4. FYI – Glamor or Glamorous has been used for years in Japan as a means to express voluptuous or curvaceous. I believe it may have come from images of Marilyn Monroe (and other Holywod imports) from the 1950s and 60s. Even in America today, she would be held up as the prototypical image of “Glamorous.” Though Japanese women are conciderably thinner than westerners are today, could you imagine how voluptuose Ms. Monrow must have looked to the Japanese 40 years ago? As is often the case, Korea often “borrows” words which the Japanese have “borrowed” from somewhere else. Glamor is one of them. “Arubaito” is another.

    • Thanks for the information, and quite agreed that many Japanese words ultimately get incorporated into Korean too. But actually I’m not entirely convinced about “glamor” and “ara-bah-eit” specifically, the long time gap between being the former adopted in Japan in the 50’s and ’60s(?) and only in Korea last year very strange, and the latter may well have actually come from Korean laborers in Germany in the 1960s, which my Korean-German friends at least confirm may be a possibility (I’ve been curious about that word for a long time(!), as well as why the Spanish “pierro” was adopted for “clown” in Korean).

      But either way, yes indeed Marilyn Monroe must have appeared very voluptuous to the Japanese back then!^^

      • I think “ara-bah-eite” did come from Japan. I mean so did “oh-bah-eite”(horrible pronunciation of overeat – throw up). “guh-lae-muh” has definitely been around a LOT longer than a year. I’ve always wondered where the hell it originated from. The Monroe does make sense and is interesting….but I do wonder where the “pierro” one came from.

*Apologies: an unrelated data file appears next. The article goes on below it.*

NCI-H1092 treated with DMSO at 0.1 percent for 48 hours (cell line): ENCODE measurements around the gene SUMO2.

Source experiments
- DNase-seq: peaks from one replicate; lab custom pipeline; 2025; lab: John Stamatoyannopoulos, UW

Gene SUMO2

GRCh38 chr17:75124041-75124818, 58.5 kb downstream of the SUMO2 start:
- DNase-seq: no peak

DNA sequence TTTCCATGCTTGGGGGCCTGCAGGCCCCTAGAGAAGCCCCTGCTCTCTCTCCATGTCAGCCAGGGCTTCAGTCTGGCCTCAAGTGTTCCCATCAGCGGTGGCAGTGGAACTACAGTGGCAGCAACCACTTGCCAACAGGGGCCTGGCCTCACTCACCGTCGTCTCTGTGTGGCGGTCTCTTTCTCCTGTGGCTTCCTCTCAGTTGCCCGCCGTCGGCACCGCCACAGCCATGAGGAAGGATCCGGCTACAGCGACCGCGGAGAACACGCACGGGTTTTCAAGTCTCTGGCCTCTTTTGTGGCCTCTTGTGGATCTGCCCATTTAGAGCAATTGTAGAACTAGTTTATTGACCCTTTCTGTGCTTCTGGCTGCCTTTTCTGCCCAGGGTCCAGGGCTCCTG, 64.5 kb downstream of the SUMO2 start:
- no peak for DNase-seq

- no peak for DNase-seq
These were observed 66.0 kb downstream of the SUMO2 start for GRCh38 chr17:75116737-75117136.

5. Ah sorry I misread it completely. Themselves! Somehow I read eachother (hasty reading) Well, I have seen many, I will update you but right now I’m in college (blocked sites and such)

  6. Pierro is also Japanese for clown, and I believ it comes from the famous Italian clown, no? And, interestingly in Japan, Arubaito means “part time job” as well as Furita – short for “free timer”) which is very different from the experience of laborers in teh 1960s in Germany, who were probably full timers. So, if “Arubaito” means work in general in Korea, I would be open to the German laborer idea, bt if it specifivally means “part-time job” then, I would tend to think it came via Japan. but as you put in your post James, the German laborer situation isdefinately a possibility.

    There is LOTS and LOTS of cultural interplay (as you well know) between Japan and Korea. Also, lots and lots an lots (very scientific) of Korean living, working and studying in Japan (whereas most Japanese in Korea are tourists). Many foreign words probably continue to move from Japan to Korea, and the kicker here is that as they were never really Jaapnese words to begin with, they do not bring with tehm the cultuatl baggage of being the language of teh former oppressor. Ofcourse, Korean words are making there way into the Japanese language as well, but I was referring to the interesting”migration” of words from Europe to Japan to Korea.